Alex and his companion Elder F.

Here's his letter:

I decided to title this weeks email as "need not have any fear" because it is something that has come up as of late. Don't worry, I haven't been wanting to go home or depressed or anything like that. I just have come to realize that as I go through the trials that have here, and anywhere else in my life, I won't need to fear anything if I follow Christ and do as he commands. For He has promised that all who follow Him shall be well off in the end.

The Kanji of the week is: 信仰 which means faith.

And here's the overview of the week:

Monday: Monday was really relaxing and we took full advantage of the "preparation" part of our preparation day by really laying back. In the evening we went over our weekly schedule since Elder F. hadn't known any of it, and also didn't know anything about the area.

Tuesday: As usual we had DCS in the morning (I found out is the Japanese abbreviation for Mission coordination meeting), and then after that we went to Brother Seino's. We made a cross by folding a paper four times and then ripping it. It was pretty cool. From there we went to the city hall to find out about some things they have here, and they sent to to YIRA for one of them. Brother Gessell was at YIRA, and we talked to him for a while. We were back on foot again that day because of a random snow storm, so that was all we were really able to get in for the day.

Wednesday: After a usual morning of personal and companion studies, and language study, we went to a local community center. We found out some information out about a sign language circle, and then went to the very far north of town to visit a Mr. Takahashi. He wasn't home, but as we started to leave we got a call. While I was talking to the Zone leaders on the phone, Mr. Takahashi drove by, so we went back and visited him for a bit.
After that we rode to the train station. I took a turn earlier than I meant to (it would have gotten us there either way), but we were able to run into Brother Goto because of it. We talked to him about what time we would go visit them on Saturday and then left on our way. At the Station, we wanted to find an address of a potential investigator, but we accidentally forgot to write it down, so we decided to go visit some less active members. None of them were home though.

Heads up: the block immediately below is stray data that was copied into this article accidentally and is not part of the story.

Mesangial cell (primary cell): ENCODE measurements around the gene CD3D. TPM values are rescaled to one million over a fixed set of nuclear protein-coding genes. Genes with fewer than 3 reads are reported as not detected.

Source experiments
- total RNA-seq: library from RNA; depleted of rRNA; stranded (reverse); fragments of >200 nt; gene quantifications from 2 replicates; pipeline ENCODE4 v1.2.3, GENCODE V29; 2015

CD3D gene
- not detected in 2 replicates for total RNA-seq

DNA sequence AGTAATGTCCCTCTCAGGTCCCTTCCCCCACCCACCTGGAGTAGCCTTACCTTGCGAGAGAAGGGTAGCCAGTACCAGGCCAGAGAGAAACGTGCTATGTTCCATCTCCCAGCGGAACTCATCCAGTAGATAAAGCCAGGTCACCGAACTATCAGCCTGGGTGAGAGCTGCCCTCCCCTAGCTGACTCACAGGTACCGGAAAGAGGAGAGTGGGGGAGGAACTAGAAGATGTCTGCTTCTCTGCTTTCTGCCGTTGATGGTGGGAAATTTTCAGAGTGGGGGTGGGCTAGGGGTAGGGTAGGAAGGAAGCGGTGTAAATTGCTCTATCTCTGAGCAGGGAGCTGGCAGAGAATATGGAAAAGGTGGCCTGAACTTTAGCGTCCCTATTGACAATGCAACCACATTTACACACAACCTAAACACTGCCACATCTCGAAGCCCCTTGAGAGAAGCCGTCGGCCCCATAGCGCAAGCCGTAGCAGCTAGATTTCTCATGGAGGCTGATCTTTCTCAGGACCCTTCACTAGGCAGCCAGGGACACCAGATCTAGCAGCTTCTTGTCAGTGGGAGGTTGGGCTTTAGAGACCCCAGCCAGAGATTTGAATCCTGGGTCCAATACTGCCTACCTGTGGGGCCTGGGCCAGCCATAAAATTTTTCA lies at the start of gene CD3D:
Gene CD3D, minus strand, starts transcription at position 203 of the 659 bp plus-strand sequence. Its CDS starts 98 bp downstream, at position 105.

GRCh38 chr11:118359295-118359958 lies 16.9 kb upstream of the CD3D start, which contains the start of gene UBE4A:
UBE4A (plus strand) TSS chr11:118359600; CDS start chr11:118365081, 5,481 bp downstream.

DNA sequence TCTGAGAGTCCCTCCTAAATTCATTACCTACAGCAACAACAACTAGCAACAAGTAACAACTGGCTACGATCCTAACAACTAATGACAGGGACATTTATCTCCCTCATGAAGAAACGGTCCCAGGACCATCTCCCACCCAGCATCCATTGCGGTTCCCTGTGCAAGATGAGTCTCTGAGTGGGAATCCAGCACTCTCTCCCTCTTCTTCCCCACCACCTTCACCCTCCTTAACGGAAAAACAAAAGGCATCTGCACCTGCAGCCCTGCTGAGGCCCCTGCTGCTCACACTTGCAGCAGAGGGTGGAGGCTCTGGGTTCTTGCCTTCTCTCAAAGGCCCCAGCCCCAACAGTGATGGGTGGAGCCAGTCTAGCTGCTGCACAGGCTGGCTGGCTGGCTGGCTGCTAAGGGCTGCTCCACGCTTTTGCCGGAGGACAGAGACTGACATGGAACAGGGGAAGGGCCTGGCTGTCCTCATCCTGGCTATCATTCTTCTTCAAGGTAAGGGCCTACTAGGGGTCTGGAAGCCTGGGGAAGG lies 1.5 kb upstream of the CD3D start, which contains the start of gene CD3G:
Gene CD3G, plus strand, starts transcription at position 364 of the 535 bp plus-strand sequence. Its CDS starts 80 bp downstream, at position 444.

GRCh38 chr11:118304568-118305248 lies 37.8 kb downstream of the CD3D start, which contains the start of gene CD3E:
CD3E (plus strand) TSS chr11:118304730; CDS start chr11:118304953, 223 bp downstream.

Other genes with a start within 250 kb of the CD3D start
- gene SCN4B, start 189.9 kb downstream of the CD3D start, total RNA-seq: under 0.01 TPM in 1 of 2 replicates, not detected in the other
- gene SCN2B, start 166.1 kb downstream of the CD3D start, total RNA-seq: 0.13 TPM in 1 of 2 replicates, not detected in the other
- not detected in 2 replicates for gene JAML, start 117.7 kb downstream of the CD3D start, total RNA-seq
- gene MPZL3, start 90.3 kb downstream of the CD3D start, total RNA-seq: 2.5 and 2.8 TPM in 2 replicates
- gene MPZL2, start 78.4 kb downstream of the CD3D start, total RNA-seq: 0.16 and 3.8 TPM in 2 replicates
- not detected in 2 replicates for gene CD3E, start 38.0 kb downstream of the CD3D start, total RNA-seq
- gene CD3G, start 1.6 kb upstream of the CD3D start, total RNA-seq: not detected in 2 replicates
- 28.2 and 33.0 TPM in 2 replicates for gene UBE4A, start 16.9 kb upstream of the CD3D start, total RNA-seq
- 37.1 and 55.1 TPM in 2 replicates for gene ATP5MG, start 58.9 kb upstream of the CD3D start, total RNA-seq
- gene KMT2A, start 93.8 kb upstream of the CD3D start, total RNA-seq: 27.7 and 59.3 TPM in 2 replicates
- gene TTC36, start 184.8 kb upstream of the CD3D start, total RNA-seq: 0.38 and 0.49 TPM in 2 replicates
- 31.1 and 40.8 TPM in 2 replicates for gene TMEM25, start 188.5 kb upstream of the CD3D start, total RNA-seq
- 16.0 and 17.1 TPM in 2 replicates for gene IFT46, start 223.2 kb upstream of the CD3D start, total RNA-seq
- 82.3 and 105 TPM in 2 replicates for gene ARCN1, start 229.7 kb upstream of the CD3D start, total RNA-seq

We then quickly planned and set up for english class, and had a regular english class.

Thursday: We had a district meeting in the morning, and that was fun and very spiritual. We went over the material we got to prepare us for how to use the iPads when we get them (we will be getting them next week), and it was very spiritually oriented. After that we took a train up to Akayu, a neighboring town. We tried to find a person from our area book that only had the address, name, and the fact that he/she was deaf, but it ended up that that person didn't live there. We then walked for a while until we got to Sisiter Tase's work to try and meet her. She was really busy, and didn't have time to talk to us, but we stayed there for a while just in case she had a few moments to talk. She didn't, and we had a train to catch, so we left and went back home.
Alex in the back left with the other missionaries in Yonezawa and some guys they played basketball with -- thanks to Elder F. for sending it to his mom and to her for posting it!